# How do I embed vector graphics to LaTeX document

I have a vector grahpics file. Could someone please help me embed a image into my LaTeX document ? I have no clue.

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What kind of vector graphics file? –  Werner Apr 16 '12 at 4:11
Are you using pdfLaTeX or plain LaTeX? –  Jake Apr 16 '12 at 6:09
Is it possible to use a PDF as a container for a vector graphic and include the PDF then? Or can eps contain vector graphics? –  Keks Dose Apr 16 '12 at 6:53

There are several vector graphics format in use these days by vector graphics packages, the most common ones being pdf, eps, and svg.

SVG tends to be the de facto internal working format for most of them these days, and it is a very good format for web applications as most browser will be able to display them natively. However, unfortunately, svg is currently not supported in LaTeX documents.

The historical format for vector graphics in TeX is eps and it is indeed the only format supported by the original latex, even for raster based images (indeed, all these file formats can contain both vector and raster based images).

With the graphicx package, and pdflatex (and newer incarnations such as xelatex and lualatex) you can now include raster files such as jpg, png, and so on, without having to put them in a eps container, and you can also include pdf files, however you lose the ability to include eps files.

Most graphics packages will allow you to export as eps or pdf so you can choose at the time which format you want. Alternatively, you can easily convert from one format to the other with command line tools such as epstopdf.

As for which format is better, this is open for debate, pdf is basically built on eps with more features such as embed fonts, including ttf and otf ones, and compressibility (so a pdf will usually be smaller than an eps) among others. People will usually also have something installed on there computer that reads pdf, whereas, eps may be an issue.

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There is one svg.sty that you have to import into your system latex directory {texmf/tex/latex/svg }. You can then use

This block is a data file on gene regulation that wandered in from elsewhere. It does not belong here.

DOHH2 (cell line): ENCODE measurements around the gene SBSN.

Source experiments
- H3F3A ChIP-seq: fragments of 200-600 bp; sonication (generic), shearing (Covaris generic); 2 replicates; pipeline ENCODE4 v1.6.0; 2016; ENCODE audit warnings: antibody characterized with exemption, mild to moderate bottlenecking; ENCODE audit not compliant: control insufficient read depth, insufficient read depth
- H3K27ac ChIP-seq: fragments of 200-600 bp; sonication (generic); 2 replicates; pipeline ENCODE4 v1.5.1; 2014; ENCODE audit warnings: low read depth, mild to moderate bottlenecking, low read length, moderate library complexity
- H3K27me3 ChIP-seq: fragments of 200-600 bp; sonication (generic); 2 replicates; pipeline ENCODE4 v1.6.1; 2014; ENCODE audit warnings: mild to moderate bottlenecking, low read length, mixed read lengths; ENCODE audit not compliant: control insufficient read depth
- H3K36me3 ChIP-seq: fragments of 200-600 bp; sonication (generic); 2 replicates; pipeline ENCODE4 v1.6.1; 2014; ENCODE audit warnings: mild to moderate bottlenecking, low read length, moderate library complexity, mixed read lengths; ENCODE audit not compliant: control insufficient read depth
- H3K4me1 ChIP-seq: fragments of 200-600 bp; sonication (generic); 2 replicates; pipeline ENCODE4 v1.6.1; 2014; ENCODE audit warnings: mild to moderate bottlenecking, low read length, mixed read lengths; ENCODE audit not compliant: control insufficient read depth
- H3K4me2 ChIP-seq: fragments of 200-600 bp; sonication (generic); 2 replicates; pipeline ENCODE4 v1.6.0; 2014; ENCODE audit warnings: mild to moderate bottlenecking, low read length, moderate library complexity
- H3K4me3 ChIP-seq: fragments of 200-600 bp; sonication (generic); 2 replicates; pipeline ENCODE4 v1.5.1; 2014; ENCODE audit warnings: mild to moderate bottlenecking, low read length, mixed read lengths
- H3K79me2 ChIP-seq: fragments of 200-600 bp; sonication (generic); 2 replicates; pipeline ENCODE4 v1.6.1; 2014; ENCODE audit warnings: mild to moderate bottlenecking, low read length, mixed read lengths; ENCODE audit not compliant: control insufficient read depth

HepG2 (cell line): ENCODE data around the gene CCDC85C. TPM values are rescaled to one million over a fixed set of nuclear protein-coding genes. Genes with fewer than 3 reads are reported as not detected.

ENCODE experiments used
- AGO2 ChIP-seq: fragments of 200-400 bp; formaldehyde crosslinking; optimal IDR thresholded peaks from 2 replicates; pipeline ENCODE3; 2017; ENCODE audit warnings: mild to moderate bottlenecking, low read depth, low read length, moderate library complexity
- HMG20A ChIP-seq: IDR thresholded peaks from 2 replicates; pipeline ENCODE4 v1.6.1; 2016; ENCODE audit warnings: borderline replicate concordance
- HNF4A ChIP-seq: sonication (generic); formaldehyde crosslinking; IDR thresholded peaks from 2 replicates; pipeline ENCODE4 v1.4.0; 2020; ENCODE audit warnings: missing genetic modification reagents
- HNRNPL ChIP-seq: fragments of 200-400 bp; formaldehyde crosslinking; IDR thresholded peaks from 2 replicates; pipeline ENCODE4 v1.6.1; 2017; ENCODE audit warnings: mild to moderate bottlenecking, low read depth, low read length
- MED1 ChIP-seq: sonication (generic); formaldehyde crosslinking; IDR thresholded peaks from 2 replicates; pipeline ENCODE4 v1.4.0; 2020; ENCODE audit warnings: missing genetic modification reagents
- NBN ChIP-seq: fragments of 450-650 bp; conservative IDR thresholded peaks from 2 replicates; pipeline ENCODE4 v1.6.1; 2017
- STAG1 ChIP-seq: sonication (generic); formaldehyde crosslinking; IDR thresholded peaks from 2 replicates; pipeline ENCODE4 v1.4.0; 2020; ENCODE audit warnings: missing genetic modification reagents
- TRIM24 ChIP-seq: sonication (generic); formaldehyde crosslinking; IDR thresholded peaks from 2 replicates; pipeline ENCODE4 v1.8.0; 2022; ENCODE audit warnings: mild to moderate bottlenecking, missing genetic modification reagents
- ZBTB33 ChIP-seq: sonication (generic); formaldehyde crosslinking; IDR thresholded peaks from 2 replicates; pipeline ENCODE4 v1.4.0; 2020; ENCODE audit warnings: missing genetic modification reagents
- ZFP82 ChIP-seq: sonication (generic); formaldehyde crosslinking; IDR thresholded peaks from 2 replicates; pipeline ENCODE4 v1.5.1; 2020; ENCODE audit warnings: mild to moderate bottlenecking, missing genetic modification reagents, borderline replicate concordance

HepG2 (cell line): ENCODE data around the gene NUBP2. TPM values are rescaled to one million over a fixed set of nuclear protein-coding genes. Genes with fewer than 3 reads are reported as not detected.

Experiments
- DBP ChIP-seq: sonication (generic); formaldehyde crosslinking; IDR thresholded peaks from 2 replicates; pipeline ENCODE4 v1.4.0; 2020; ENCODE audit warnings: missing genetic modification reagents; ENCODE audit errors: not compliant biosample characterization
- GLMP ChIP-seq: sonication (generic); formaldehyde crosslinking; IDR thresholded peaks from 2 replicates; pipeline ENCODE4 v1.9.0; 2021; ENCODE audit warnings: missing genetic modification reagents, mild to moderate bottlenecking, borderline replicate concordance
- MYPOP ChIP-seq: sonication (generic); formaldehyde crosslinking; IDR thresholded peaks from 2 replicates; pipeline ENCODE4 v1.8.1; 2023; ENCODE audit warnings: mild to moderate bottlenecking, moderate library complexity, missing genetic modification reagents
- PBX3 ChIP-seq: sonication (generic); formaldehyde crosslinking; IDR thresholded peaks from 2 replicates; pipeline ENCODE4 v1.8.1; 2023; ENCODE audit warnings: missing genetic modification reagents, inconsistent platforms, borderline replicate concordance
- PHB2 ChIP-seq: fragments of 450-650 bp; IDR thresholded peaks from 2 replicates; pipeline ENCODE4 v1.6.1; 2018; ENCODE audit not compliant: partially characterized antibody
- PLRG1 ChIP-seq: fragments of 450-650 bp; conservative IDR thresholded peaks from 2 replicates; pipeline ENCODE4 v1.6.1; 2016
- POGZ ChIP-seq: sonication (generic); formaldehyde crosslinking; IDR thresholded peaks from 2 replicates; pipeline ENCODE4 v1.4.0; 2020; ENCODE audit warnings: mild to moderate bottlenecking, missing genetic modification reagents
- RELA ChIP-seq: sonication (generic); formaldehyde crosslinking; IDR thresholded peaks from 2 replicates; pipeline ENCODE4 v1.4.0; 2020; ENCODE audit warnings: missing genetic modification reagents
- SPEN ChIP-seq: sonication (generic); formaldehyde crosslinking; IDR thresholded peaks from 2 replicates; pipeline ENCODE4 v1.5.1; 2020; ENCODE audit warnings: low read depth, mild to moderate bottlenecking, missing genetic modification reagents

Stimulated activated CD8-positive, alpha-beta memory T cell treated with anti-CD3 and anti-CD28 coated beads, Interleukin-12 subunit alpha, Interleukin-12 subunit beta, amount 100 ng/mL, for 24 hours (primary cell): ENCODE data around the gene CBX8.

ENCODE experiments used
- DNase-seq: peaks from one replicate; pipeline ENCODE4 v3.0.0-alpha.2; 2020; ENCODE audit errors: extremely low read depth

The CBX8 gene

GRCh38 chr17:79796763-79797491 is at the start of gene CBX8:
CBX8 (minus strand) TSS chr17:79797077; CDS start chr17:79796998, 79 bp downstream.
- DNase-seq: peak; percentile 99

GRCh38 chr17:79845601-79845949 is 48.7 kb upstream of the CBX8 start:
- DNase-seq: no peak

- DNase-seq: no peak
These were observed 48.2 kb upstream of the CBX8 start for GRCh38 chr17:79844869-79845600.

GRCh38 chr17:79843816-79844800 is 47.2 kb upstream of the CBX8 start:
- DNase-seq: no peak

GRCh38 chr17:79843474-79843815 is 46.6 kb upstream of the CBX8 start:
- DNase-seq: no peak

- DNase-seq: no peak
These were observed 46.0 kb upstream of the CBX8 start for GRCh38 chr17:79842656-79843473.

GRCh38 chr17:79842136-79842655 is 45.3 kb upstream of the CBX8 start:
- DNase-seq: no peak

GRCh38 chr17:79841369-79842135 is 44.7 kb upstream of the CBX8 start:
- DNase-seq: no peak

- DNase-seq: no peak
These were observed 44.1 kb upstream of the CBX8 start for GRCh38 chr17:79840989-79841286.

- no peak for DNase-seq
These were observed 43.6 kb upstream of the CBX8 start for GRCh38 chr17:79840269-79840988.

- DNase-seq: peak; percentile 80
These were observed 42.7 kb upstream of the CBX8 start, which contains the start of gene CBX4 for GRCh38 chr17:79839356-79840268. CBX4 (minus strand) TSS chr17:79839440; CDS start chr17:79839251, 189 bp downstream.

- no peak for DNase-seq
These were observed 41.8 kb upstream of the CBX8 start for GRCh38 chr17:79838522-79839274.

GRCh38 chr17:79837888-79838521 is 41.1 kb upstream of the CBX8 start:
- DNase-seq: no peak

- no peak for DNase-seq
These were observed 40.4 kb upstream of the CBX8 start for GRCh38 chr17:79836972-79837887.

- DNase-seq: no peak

1. \usepackage{svg}
2. \includesvg[svgpath = images/]{example} or
3. \includesvg{example} %file name is example without .svg extension.

Refer -

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Welcome to TeX.SX! –  Claudio Fiandrino Jan 28 at 11:24
The svg package uses inkscape to convert SVG file into PDF file before inclusion in the final document. It requires the -shell-escape option... –  Paul Gaborit Jan 28 at 12:46

I guess you may want to export the graphics to the EPS format. EPS is fully supported by TEX in the figure environment. You'll need this in preamble:

\usepackage{epsfig}


Then the figures are added as shown below:

\begin{figure}
\centering
\includegraphics[width=0.5\textwidth]{ris00.eps}
\end{figure}

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What about PDF? Why not use the more general graphicx package? –  Werner Apr 16 '12 at 4:47
In that case additional \usepackage{epstopdf} does the trick –  Alexandre Apr 16 '12 at 4:52
@Alexandre With the last pdftex, I think you don't need to add \usepackage{epstopdf} –  Alain Matthes Apr 16 '12 at 5:56
The package epsfig is distributed only for compatibility with legacy documents and should not be used in new documents; graphicx is the real solution. –  egreg Apr 16 '12 at 5:57
@Altermundus: I needed to add: tex.stackexchange.com/a/52026/9237. –  Speravir Apr 16 '12 at 12:59